In a major advance, we have established that the BH3-only protein BIM, a potent proapoptotic BCL-2 family member,32,33 is in part responsible for the increased apoptosis of MNT-deficient MYC-driven B lymphoid cells (Figure 6). BIM protein levels were higher in MNT-deficient pro-B cells (Figure 5C-D), apparently as a result of posttranscriptional mechanisms (supplemental Figure 6D), and tellingly, Bim heterozygosity reduced apoptosis of Mntfl/fl Eμ-Myc/Rag1Cre pro-B and pre-B cells (Figure 6F). Furthermore, lymphomas arose significantly faster and more frequently in Bim+/−Mntfl/fl Eμ-Myc/Rag1Cre than in Bim+/+Mntfl/fl Eμ-Myc/Rag1Cre mice (Figure 6G).
Although Bim heterozygosity substantially alleviated the B lymphopenia in premalignant MNT-deficient Eμ-Myc mice, it did not fully restore cell numbers (Figure 6 D-E). We speculate that lower MCL-1, as observed in cultured MNT-deficient pro-B cells (Figure 5D), may also have contributed to the enhanced apoptosis of MNT-deficient Eμ-Myc B lymphoid cells. Pertinently, MCL-1 is essential for the development and sustained growth of Eμ-Myc lymphoma cells.52,53
Another striking advance reported here is that even fully malignant (transplantable) Eμ-Myc-driven cells remain MNT-dependent (Figure 7). 4OH-tamoxifen-induction of Mnt-deletion in cell lines from Mntfl/fl Eμ-Myc/CreERT2 lymphomas rapidly induced cell death in vitro, particularly in lines retaining p53 functionality, but also in those lacking it (Figures 7B,D). Furthermore, when multiple Mntfl/fl Eμ-Myc/CreERT2 lymphomas were each transplanted into several immunocompetent syngeneic mice, recipients treated with tamoxifen to induce Mnt deletion in the tumor cells uniformly lived longer than those treated with vehicle alone (Figure 7C; P = .0002). Indeed, the true survival benefit of MNT loss is likely underestimated by this experiment because relapsing lymphoma cells lacked complete Mnt deletion. Conversely, the cures achieved for all recipients of 2 lymphomas likely reflected highly efficient Mnt loss.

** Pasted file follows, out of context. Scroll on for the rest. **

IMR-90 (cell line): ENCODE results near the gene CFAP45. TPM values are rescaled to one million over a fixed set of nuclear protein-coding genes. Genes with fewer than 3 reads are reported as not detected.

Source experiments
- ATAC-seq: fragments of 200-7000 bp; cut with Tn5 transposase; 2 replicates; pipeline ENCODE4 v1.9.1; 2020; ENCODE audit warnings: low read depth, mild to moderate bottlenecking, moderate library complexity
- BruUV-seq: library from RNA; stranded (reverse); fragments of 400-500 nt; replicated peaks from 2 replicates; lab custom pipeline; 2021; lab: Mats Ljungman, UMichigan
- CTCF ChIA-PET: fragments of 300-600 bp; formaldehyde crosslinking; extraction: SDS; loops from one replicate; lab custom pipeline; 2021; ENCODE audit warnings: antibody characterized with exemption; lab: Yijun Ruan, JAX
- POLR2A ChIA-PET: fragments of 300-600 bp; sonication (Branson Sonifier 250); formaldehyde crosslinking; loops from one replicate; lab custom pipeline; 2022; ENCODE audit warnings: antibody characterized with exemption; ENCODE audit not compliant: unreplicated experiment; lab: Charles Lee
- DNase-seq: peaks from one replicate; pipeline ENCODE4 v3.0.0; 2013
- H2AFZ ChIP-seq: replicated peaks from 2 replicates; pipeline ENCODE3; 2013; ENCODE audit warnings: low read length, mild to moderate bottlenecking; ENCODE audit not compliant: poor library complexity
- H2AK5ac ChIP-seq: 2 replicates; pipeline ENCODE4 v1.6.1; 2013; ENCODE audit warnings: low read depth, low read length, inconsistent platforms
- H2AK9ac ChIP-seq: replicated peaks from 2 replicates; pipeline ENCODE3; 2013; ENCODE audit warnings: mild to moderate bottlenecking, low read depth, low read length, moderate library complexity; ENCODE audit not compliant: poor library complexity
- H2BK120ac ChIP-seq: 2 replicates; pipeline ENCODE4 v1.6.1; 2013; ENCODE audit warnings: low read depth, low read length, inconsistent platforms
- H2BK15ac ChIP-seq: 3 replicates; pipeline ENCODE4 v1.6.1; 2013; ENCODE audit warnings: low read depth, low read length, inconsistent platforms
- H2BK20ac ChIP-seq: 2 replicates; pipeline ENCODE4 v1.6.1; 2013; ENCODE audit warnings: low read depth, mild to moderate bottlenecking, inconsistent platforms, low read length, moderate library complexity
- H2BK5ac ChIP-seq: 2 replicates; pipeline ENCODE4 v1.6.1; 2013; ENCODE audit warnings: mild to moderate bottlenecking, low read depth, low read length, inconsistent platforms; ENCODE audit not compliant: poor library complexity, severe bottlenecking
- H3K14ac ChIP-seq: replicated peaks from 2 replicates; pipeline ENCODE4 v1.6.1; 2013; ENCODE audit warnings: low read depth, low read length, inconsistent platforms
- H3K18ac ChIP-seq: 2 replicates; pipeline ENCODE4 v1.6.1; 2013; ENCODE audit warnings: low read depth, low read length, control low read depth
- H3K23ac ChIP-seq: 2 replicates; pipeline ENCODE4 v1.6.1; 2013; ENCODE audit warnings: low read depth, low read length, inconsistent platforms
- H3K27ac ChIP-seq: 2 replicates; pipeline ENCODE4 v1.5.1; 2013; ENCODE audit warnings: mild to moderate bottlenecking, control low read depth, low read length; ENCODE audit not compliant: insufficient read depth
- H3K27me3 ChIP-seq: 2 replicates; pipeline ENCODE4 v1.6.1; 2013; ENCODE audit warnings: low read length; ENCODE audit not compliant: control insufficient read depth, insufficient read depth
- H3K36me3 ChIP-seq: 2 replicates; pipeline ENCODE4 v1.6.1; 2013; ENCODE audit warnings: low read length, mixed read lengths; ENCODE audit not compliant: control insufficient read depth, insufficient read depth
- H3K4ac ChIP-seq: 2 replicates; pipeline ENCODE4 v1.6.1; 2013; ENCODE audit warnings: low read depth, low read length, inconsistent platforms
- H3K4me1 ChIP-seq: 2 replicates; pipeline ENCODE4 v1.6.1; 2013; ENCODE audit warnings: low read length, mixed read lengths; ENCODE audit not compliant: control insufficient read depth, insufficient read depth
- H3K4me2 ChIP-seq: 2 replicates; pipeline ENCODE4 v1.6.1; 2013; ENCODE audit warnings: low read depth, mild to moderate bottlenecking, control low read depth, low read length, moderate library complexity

This study clearly establishes that the proliferative capacity of MYC-driven B lymphocytes and lymphoma cells depends on MNT suppression of apoptosis. Thus, in this cellular setting, Mnt is a synergistic oncogene rather than a tumor suppressor, as earlier studies suggested,20,21,23,24 although MNT might well have a tumor suppressor role in certain cell types or circumstances.
Elevated MYC levels are common in lymphoid and many other malignancies,3 and often correlate with poor prognosis (eg, Barrans et al54 ). In several tumor models, MYC downregulation can elicit tumor regression (eg, Felsher and Bishop,55 , Meyer and Penn,56 and Soucek et al57 ). To date, however, drugs that directly target MYC have largely disappointed in the clinic, probably because reducing MYC leads to reduced MYC-driven apoptosis, and new approaches are urgently needed.58,59